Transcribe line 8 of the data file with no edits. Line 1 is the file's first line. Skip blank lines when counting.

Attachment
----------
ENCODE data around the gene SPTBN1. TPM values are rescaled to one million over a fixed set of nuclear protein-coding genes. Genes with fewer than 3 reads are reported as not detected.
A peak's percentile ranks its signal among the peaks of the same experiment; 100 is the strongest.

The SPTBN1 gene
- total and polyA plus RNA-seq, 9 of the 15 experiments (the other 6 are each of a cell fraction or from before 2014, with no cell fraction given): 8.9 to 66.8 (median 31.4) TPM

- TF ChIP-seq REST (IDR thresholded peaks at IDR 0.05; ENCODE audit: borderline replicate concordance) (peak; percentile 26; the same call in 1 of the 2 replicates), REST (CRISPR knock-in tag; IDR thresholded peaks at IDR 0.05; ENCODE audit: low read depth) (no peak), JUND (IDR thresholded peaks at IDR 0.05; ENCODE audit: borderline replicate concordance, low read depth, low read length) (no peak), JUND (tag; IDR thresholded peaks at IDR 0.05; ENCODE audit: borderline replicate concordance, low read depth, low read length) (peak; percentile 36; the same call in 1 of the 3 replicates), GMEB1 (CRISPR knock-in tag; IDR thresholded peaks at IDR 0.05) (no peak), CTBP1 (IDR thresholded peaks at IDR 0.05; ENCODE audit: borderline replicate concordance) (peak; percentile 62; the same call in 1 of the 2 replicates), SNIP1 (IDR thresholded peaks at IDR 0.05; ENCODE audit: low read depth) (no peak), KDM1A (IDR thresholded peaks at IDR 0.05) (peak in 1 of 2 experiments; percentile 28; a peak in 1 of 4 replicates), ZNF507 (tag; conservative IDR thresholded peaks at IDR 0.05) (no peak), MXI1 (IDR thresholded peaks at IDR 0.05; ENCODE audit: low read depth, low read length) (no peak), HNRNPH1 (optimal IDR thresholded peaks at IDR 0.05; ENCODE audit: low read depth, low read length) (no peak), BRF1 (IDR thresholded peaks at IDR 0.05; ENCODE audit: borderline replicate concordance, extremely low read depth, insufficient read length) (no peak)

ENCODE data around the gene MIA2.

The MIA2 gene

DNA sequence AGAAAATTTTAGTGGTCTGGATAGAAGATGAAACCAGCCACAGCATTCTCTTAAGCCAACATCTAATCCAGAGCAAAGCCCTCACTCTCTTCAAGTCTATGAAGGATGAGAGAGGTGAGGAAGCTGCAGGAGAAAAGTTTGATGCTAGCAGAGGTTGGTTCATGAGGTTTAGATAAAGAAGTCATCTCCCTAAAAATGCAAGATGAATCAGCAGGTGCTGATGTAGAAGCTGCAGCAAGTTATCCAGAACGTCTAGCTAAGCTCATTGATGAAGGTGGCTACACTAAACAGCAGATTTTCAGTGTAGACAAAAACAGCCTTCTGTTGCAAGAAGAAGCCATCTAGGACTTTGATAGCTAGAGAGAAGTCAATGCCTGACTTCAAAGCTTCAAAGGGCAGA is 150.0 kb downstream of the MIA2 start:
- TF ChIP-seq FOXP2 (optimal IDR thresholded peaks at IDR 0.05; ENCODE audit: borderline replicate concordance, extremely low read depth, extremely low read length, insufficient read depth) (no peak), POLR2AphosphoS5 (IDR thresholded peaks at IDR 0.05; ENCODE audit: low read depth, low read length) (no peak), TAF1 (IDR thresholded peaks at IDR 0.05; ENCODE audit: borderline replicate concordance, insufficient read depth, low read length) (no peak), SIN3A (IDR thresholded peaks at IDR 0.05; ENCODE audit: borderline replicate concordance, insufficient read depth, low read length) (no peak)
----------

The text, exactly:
DNA sequence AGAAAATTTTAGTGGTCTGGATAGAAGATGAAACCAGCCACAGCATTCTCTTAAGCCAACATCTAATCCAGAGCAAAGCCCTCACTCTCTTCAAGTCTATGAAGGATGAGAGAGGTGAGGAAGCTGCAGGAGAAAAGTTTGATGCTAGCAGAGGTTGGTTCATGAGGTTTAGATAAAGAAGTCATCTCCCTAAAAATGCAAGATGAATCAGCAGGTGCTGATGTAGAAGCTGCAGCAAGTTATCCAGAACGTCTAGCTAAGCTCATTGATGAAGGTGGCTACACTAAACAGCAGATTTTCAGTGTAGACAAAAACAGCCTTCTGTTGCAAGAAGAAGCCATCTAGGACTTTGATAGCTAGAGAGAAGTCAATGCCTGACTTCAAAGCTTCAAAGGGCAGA is 150.0 kb downstream of the MIA2 start: